- 1 Residents of Puerto Rico and IRS Tax Audits
- 2 High-Dollar Scheme in Puerto Rico
- 3 What Does This Means for U.S. Residents in Puerto Rico?
- 4 Current Year vs Prior Year Non-Compliance
- 5 Avoid False Offshore Disclosure Submissions (Willful vs Non-Willful)
- 6 Need Help Finding an Experienced Offshore Tax Attorney?
- 7 Golding & Golding: About Our International Tax Law Firm
Residents of Puerto Rico and IRS Tax Audits
Recently, the Internal Revenue Service issued a press release detailing various types of investigations they intend to target for both civil and criminal enforcement. In continuing our recent summary on issues involving criminal investigations in general, and specifically the Malta Retirement Plan — which has become subject to both civil and criminal enforcement — the next important IRS enforcement protocol involves residents of Puerto Rico. There are very specific tax rules involving Puerto Rico since technically it is a ‘Territory’ and not a state. And, Taxpayers who can prove they are a Bona-Fide Residents of Puerto Rico, may be able to avoid certain taxes on income that would otherwise be sourced from the United States. As you can imagine, this can lead to some Taxpayers claiming they are Bona Fide residents of Puerto Rico, when they are not actually meeting the necessary requirements. Likewise, when this is coupled with Puerto Rico Act 60, it can lead to a very large tax gap for wealthy taxpayers who are avoiding US taxes by claiming residents in Puerto Rico.
High-Dollar Scheme in Puerto Rico
As provided by the IRS:
“We recently identified about 100 high-income individuals claiming benefits in Puerto Rico without meeting the residence and source rules involving U.S. possessions. These wealthy individuals are attempting to avoid U.S. taxation on U.S. source income, and we expect many of these cases to proceed to criminal investigation.”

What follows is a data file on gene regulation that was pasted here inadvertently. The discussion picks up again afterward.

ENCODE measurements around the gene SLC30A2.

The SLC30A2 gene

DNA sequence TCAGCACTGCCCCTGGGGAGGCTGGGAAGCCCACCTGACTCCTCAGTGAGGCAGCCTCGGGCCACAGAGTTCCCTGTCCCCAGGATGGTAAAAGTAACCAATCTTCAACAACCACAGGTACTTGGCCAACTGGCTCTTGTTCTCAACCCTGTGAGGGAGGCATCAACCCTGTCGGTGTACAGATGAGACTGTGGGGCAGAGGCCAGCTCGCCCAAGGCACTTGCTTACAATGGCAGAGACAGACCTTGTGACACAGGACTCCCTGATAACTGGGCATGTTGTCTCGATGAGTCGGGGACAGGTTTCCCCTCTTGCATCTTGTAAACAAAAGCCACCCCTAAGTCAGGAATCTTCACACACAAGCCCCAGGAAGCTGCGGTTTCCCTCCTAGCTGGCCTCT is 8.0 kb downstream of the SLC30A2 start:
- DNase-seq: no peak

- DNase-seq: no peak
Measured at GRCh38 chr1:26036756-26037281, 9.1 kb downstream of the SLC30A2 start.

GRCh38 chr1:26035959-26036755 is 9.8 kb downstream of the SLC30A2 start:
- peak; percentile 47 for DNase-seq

What Does This Means for U.S. Residents in Puerto Rico?
While it can be very alluring for high-income earners who are US persons to try to claim residency in Puerto Rico when they do not actually meet the requirements for doing so, it is important to understand the ramifications. The IRS can pursue these taxpayers and claim civil fraud, which has no statute of limitations. In addition, depending on the specific facts and circumstances of the noncompliance, the IRS can take the further position that the taxpayer is acting criminally, which can lead to an IRS Special Agent Investigation and possibly prosecution for tax crimes.
Current Year vs Prior Year Non-Compliance
Once a taxpayer missed the tax and/or reporting (such as FBAR and FATCA) requirements for prior years, they will want to be careful before submitting their information to the IRS in the current year. That is because they may risk making a quiet disclosure if they just begin filing forward in the current year and/or mass filing previous year forms without doing so under one of the approved IRS offshore submission procedures. Before filing prior untimely foreign reporting forms, taxpayers should consider speaking with a Board-Certified Tax Law Specialist that specializes exclusively in these types of offshore disclosure matters.
Avoid False Offshore Disclosure Submissions (Willful vs Non-Willful)
In recent years, the IRS has increased the level of scrutiny for certain streamlined procedure submissions. When a person is non-willful, they have an excellent chance of making a successful submission to Streamlined Procedures. If they are willful, they would submit to the IRS Voluntary Disclosure Program instead. But, if a willful Taxpayer submits an intentionally false narrative under the Streamlined Procedures (and gets caught), they may become subject to significant fines and penalties.
Need Help Finding an Experienced Offshore Tax Attorney?
When it comes to hiring an experienced international tax attorney to represent you for unreported foreign and offshore account reporting, it can become overwhelming for taxpayers trying to trek through all the false information and nonsense they will find in their online research. There are only a handful of attorneys worldwide who are Board-Certified Tax Specialists and who specialize exclusively in offshore disclosure and international tax amnesty reporting.
Golding & Golding: About Our International Tax Law Firm
Golding & Golding specializes exclusively in international tax, specifically IRS offshore disclosure.
Contact our firm today for assistance.